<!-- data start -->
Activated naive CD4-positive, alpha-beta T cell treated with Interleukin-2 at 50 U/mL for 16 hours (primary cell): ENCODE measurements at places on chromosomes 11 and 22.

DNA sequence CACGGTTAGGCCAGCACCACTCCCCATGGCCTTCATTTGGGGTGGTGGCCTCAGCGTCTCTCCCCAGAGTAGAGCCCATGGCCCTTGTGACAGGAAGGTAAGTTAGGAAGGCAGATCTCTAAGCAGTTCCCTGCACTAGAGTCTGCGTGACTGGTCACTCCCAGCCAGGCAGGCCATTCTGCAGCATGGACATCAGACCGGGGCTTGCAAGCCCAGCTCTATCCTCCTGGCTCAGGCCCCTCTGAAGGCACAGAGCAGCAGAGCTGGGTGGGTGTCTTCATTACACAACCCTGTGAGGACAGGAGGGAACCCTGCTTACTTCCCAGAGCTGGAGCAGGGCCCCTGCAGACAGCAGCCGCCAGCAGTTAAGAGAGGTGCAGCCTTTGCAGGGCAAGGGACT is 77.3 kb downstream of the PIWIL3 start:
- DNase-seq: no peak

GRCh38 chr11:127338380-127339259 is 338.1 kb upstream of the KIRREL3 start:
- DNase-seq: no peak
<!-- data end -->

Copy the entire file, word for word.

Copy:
Activated naive CD4-positive, alpha-beta T cell treated with Interleukin-2 at 50 U/mL for 16 hours (primary cell): ENCODE measurements at places on chromosomes 11 and 22.

DNA sequence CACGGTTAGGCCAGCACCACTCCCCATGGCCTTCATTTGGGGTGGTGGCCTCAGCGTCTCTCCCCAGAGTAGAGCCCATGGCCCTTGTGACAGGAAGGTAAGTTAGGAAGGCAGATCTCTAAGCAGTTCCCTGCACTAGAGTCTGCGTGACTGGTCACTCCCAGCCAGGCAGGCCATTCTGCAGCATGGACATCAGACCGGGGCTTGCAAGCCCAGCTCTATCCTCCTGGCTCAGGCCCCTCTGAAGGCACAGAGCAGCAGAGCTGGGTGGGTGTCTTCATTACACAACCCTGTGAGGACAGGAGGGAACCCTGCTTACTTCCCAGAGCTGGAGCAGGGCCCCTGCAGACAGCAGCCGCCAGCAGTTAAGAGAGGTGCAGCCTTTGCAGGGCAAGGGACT is 77.3 kb downstream of the PIWIL3 start:
- DNase-seq: no peak

GRCh38 chr11:127338380-127339259 is 338.1 kb upstream of the KIRREL3 start:
- DNase-seq: no peak